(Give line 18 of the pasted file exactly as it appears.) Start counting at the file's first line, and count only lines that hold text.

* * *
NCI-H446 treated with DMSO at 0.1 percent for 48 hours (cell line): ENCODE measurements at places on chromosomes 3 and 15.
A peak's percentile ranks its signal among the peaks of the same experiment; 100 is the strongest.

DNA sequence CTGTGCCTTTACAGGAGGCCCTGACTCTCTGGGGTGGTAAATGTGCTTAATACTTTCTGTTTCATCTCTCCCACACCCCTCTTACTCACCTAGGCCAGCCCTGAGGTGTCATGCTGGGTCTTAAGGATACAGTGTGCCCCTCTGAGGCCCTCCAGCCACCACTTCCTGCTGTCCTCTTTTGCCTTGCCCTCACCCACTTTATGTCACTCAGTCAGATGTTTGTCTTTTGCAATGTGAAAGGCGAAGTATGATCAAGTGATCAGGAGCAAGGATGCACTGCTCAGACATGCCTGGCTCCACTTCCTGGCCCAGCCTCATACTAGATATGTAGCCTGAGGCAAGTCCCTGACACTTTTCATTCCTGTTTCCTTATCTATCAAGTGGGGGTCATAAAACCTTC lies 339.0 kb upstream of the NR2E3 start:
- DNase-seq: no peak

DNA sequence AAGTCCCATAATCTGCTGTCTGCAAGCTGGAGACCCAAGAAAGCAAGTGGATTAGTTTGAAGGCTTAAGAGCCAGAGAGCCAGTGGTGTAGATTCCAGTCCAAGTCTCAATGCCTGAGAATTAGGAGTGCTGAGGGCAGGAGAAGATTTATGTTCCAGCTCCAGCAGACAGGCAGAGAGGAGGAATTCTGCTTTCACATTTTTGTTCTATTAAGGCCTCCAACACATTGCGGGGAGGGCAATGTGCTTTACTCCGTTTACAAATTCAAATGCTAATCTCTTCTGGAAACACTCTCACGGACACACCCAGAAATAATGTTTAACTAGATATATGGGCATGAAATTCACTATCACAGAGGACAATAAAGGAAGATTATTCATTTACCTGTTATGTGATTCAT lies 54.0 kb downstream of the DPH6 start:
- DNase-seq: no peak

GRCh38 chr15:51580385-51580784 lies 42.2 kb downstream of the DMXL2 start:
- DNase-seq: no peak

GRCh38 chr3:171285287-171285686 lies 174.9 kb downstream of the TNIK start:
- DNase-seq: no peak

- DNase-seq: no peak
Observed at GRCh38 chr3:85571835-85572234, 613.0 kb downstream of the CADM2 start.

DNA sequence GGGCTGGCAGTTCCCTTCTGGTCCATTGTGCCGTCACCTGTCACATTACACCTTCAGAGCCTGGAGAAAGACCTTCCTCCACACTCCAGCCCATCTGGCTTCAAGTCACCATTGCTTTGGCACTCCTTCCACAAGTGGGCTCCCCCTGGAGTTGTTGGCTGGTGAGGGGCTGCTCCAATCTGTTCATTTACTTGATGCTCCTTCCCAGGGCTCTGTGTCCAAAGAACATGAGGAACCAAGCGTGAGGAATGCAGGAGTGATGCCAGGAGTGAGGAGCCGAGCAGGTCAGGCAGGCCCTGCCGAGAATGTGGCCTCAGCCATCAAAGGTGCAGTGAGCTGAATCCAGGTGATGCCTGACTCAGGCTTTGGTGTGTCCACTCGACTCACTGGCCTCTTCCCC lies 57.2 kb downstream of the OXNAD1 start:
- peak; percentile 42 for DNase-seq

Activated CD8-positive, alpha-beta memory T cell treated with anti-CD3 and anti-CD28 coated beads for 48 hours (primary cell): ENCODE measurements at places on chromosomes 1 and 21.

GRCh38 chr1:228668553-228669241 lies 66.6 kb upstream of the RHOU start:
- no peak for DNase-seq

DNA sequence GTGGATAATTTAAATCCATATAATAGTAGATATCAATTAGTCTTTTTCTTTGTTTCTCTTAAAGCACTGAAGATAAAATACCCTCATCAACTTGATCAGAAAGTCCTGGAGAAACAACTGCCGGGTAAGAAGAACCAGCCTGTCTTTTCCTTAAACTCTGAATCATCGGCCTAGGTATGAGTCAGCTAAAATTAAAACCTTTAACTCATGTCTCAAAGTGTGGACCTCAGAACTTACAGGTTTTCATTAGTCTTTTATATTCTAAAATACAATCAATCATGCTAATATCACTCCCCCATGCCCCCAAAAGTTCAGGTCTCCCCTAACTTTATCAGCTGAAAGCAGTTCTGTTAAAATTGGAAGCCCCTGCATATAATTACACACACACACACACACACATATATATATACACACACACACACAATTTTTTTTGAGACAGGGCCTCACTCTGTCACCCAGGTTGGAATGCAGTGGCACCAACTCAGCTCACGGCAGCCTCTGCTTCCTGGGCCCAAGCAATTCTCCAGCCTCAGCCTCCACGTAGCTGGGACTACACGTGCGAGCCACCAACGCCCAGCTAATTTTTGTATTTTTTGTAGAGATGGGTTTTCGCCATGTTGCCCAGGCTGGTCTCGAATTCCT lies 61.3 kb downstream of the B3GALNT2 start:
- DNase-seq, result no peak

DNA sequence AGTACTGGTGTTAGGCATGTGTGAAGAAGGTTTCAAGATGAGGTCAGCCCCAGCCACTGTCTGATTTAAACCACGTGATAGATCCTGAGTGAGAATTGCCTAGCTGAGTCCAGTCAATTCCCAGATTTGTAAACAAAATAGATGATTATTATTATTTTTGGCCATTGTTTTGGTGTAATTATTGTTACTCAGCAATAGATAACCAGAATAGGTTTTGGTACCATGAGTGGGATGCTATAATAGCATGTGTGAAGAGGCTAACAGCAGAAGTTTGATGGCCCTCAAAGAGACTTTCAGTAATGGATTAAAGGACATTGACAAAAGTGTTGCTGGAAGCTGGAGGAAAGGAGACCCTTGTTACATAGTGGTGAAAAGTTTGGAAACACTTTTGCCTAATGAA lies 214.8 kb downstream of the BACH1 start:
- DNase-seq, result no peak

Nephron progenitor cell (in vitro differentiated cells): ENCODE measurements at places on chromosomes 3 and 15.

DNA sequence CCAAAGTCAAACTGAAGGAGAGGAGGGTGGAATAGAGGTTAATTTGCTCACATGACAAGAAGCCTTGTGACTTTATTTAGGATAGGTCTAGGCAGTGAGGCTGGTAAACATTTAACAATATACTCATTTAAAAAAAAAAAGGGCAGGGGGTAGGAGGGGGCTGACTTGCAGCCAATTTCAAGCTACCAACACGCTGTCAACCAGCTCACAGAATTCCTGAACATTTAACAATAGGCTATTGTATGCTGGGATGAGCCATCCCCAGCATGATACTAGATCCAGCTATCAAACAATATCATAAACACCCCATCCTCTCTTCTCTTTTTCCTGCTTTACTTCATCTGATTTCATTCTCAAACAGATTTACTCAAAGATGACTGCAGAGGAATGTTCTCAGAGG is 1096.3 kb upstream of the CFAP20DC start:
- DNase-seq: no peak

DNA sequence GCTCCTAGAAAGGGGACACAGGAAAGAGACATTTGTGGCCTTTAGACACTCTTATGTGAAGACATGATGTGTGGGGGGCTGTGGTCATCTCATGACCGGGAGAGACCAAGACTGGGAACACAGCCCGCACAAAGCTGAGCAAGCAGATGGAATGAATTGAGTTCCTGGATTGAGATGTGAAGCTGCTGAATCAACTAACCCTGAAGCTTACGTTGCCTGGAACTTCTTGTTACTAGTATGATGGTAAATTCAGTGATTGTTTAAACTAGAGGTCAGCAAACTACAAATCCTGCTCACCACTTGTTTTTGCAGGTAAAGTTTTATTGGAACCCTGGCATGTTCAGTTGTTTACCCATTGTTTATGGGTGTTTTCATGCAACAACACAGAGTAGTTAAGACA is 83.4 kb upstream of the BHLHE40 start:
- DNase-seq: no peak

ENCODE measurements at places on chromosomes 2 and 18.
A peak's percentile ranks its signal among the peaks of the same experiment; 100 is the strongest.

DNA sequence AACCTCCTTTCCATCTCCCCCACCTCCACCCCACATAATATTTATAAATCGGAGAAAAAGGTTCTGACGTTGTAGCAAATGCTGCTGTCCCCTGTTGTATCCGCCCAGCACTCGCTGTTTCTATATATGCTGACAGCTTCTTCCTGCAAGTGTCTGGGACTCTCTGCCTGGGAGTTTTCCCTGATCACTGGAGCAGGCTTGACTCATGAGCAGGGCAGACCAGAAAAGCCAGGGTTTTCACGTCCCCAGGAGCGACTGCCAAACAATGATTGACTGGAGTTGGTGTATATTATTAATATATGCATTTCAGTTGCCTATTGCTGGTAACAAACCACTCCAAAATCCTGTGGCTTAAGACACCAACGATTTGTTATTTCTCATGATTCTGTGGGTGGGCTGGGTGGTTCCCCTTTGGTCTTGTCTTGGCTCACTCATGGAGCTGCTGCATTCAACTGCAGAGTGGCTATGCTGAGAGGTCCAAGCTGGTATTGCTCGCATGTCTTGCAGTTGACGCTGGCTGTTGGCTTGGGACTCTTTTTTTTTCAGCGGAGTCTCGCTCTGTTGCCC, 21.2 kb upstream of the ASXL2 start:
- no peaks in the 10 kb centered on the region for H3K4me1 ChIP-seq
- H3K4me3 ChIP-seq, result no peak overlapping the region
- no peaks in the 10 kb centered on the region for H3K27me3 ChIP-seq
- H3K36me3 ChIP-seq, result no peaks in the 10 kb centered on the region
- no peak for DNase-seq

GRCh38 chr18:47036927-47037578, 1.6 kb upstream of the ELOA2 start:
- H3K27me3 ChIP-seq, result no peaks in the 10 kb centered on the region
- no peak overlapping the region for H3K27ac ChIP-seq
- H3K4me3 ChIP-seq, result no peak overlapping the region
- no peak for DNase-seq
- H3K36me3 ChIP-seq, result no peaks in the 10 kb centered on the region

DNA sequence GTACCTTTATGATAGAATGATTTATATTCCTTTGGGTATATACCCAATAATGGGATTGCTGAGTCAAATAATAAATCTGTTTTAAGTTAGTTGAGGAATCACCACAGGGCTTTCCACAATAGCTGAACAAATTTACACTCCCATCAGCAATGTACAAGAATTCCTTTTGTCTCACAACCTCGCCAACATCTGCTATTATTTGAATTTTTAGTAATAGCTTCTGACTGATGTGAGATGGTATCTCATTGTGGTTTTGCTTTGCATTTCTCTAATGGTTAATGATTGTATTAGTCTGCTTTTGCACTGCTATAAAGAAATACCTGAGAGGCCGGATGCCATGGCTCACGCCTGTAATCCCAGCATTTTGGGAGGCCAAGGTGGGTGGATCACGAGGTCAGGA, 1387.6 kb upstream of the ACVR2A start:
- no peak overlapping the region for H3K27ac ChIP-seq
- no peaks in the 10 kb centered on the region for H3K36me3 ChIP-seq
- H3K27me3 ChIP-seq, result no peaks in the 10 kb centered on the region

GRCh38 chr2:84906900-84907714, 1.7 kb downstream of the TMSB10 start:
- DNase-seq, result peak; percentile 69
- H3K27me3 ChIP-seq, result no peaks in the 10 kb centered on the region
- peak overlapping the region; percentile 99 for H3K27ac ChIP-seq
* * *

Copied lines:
DNA sequence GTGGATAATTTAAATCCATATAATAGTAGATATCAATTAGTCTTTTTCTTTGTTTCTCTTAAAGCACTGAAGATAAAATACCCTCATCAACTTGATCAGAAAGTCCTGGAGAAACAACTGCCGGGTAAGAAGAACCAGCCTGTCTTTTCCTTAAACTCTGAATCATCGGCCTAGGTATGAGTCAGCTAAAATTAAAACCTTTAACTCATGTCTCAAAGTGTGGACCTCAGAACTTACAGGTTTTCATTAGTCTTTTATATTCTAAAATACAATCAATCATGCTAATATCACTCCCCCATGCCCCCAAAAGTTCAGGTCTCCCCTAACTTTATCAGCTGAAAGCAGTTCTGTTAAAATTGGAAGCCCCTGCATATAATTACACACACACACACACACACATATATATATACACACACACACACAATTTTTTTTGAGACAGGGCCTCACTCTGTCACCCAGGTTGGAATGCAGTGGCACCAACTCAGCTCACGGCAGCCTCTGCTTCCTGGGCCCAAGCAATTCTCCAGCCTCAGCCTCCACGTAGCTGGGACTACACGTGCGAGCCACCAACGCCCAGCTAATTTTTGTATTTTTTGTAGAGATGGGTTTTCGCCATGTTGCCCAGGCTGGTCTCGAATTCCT lies 61.3 kb downstream of the B3GALNT2 start: